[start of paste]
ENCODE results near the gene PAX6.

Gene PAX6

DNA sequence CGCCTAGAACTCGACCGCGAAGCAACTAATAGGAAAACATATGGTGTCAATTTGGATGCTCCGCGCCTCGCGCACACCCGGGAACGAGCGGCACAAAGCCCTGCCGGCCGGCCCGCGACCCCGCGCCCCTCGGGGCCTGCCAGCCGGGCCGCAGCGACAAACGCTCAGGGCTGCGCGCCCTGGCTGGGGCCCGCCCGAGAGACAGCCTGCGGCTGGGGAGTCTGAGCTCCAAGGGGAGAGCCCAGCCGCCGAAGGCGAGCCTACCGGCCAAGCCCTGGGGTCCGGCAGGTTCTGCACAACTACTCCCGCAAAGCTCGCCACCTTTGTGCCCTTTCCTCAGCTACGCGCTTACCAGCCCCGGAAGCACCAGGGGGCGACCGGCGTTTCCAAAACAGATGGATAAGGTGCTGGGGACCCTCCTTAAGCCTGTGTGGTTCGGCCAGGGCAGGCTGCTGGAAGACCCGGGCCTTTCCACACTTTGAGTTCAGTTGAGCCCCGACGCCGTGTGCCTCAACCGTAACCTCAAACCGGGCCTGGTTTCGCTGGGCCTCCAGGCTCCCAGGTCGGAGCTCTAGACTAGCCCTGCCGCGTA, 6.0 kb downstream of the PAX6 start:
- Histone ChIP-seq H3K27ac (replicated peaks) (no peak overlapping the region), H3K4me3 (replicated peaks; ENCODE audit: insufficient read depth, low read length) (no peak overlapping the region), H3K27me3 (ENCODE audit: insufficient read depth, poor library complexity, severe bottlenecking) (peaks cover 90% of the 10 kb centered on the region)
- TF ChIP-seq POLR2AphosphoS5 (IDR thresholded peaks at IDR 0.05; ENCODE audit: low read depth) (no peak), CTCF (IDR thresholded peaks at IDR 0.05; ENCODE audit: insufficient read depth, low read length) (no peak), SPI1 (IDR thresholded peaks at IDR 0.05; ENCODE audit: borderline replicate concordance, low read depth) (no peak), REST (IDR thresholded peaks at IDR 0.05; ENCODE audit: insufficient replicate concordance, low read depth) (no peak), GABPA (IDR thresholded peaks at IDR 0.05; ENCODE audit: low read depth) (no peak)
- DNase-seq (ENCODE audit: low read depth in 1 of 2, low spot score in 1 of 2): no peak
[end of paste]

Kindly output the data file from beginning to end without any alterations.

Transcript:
ENCODE results near the gene PAX6.

Gene PAX6

DNA sequence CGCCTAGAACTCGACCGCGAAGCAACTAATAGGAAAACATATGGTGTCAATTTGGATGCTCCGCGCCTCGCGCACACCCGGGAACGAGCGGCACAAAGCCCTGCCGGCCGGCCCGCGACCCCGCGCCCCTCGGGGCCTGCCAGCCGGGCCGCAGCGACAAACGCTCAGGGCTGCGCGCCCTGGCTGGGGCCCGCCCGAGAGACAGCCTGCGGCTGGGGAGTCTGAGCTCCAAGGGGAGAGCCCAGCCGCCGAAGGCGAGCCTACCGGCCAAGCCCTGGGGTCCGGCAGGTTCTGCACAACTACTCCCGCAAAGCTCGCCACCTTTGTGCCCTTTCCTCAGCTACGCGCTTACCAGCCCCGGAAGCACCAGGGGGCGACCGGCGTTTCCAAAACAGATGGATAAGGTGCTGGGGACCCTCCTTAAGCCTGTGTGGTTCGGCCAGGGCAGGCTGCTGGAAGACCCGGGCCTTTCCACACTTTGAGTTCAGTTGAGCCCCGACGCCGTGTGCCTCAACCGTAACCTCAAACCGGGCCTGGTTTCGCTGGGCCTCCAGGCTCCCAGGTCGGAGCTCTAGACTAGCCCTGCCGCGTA, 6.0 kb downstream of the PAX6 start:
- Histone ChIP-seq H3K27ac (replicated peaks) (no peak overlapping the region), H3K4me3 (replicated peaks; ENCODE audit: insufficient read depth, low read length) (no peak overlapping the region), H3K27me3 (ENCODE audit: insufficient read depth, poor library complexity, severe bottlenecking) (peaks cover 90% of the 10 kb centered on the region)
- TF ChIP-seq POLR2AphosphoS5 (IDR thresholded peaks at IDR 0.05; ENCODE audit: low read depth) (no peak), CTCF (IDR thresholded peaks at IDR 0.05; ENCODE audit: insufficient read depth, low read length) (no peak), SPI1 (IDR thresholded peaks at IDR 0.05; ENCODE audit: borderline replicate concordance, low read depth) (no peak), REST (IDR thresholded peaks at IDR 0.05; ENCODE audit: insufficient replicate concordance, low read depth) (no peak), GABPA (IDR thresholded peaks at IDR 0.05; ENCODE audit: low read depth) (no peak)
- DNase-seq (ENCODE audit: low read depth in 1 of 2, low spot score in 1 of 2): no peak